OPEC's 13 member countries saw oil export revenues slump to their lowest level in a decade last year.
Crude revenues fell nearly 46% to $518 billion in 2015, according to OPEC's annual bulletin published Wednesday.
Collapsing world oil prices also meant that OPEC countries spent more importing goods than they raised from exports for the first time in 17 years.
The cartel posted a combined current account deficit of just under $100 billion in 2015, compared with a surplus of $238 billion in 2014.
Only four OPEC members managed to keep their current accounts in surplus in 2015 -- Qatar, Kuwait, the United Arab Emirates and Iran.
Crude prices dropped a whopping 35% last year to levels not seen since the global financial crisis. Oil markets became increasingly unbalanced throughout the year.
On the one hand, demand for oil was slowing, especially in China. On the other, the world's biggest oil producers were pumping at record levels in a battle for market share. Even OPEC itself was unable to agree a strategy to support prices.
Saudi Arabia posted the biggest current account deficit of the group -- $41.3 billion.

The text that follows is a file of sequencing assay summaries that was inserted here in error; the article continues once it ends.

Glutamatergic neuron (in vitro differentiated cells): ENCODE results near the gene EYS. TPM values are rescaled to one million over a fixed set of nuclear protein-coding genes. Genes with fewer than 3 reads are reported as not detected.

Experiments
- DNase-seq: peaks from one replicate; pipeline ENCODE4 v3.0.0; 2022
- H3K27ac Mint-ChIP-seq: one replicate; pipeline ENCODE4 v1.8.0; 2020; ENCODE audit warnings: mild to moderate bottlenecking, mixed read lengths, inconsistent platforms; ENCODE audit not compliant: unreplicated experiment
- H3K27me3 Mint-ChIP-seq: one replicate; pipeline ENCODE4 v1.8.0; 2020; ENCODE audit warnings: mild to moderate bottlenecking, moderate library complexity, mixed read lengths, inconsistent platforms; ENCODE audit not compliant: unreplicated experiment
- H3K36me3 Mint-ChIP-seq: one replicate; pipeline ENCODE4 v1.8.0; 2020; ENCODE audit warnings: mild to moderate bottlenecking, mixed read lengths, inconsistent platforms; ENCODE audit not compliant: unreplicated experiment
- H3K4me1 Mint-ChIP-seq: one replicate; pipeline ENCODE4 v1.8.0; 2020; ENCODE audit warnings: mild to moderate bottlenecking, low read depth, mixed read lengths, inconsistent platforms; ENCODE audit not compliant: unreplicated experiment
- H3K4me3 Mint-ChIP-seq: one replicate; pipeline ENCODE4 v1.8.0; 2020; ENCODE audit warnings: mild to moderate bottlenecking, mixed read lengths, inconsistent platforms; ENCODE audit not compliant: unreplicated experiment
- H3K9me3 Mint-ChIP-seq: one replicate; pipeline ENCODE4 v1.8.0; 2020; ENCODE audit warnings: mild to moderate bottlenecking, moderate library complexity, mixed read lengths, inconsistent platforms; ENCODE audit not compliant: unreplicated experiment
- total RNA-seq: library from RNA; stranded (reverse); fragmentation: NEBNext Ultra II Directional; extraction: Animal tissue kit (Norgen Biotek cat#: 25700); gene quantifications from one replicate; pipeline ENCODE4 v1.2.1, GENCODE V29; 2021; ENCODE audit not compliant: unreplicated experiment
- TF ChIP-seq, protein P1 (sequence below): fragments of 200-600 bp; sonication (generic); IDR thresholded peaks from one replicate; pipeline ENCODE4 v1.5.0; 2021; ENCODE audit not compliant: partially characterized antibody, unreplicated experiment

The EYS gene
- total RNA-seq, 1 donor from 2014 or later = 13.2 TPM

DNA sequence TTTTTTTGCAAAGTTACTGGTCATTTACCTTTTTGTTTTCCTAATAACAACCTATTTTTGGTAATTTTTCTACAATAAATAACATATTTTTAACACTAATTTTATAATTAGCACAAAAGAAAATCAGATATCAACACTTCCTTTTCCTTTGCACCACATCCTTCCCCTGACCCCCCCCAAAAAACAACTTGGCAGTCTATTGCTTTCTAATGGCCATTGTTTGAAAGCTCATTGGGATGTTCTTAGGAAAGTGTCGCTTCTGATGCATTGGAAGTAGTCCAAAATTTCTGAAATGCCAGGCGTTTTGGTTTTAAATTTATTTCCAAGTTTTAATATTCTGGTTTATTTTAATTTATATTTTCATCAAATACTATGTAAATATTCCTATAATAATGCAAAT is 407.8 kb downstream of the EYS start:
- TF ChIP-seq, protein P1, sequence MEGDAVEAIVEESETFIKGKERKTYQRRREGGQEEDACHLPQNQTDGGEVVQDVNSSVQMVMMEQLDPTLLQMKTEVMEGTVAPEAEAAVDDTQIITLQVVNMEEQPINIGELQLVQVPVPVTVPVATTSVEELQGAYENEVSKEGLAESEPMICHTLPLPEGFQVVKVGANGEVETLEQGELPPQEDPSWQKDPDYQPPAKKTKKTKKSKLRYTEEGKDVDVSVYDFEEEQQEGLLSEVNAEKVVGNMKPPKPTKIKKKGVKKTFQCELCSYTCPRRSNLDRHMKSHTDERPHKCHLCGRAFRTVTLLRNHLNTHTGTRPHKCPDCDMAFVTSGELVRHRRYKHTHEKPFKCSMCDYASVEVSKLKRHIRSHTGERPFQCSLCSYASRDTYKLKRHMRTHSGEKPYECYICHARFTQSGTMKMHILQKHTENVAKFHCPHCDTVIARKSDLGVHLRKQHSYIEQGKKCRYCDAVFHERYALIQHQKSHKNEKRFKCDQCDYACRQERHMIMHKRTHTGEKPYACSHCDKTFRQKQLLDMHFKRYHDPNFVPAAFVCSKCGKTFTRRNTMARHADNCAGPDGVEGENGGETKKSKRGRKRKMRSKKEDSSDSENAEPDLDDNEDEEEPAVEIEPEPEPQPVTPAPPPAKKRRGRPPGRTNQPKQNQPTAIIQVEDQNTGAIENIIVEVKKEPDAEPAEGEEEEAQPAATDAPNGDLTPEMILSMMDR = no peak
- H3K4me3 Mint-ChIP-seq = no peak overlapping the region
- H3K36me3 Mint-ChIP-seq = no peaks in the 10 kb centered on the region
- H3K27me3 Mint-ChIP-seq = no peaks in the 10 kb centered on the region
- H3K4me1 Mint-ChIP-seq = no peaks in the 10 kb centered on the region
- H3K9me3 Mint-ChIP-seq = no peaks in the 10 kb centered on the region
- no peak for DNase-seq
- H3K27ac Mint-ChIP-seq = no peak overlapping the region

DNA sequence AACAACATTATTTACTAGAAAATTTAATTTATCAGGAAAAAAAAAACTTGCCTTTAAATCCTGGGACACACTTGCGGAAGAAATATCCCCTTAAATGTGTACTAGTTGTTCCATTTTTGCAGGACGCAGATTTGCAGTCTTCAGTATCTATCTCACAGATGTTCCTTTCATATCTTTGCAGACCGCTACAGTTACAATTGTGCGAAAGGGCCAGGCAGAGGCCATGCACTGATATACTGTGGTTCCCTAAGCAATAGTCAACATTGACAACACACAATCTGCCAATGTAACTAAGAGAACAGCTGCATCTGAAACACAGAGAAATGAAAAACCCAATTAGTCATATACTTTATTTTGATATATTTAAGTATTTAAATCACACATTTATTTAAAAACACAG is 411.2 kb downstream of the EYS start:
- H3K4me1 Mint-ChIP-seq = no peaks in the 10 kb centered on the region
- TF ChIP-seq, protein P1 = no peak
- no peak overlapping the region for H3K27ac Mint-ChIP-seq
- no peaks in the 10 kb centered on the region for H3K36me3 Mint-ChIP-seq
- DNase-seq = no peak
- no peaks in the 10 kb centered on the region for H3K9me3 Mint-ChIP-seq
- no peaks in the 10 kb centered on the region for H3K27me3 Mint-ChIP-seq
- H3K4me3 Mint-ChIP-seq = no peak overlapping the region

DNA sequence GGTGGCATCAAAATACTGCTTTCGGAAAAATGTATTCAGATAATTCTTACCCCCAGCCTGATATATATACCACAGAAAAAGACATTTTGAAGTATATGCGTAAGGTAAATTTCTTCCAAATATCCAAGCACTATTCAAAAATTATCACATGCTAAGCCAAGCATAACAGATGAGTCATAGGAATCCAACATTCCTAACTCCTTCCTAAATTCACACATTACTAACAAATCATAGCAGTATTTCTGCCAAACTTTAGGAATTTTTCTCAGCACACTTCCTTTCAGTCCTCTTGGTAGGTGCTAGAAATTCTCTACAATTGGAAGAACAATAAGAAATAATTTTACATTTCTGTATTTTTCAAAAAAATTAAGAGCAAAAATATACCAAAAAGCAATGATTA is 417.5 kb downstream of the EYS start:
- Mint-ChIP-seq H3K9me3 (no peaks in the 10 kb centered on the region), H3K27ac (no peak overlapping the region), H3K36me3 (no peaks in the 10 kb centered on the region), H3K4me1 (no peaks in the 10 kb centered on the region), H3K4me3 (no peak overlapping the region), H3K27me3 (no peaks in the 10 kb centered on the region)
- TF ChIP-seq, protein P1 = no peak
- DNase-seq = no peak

Saudi Arabia has been used to sponsoring lavish social programs for its citizens, and subsidizing energy and water prices. It also splurges billions on imports.
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But Saudi oil revenue plunged 23% in 2015. As a result, the government spent $98 billion more than it raised. It has responded with widespread spending cuts and has started to look for revenue sources elsewhere.
The world's top oil exporter has unveiled an ambitious plan to diversify its economy. It is planning to invest in tourism and give a boost to the private sector.
It also wants to sell part of state-owned Saudi Aramco -- the biggest oil company in the world -- and introduce new taxes to raise extra cash and create an investment fund.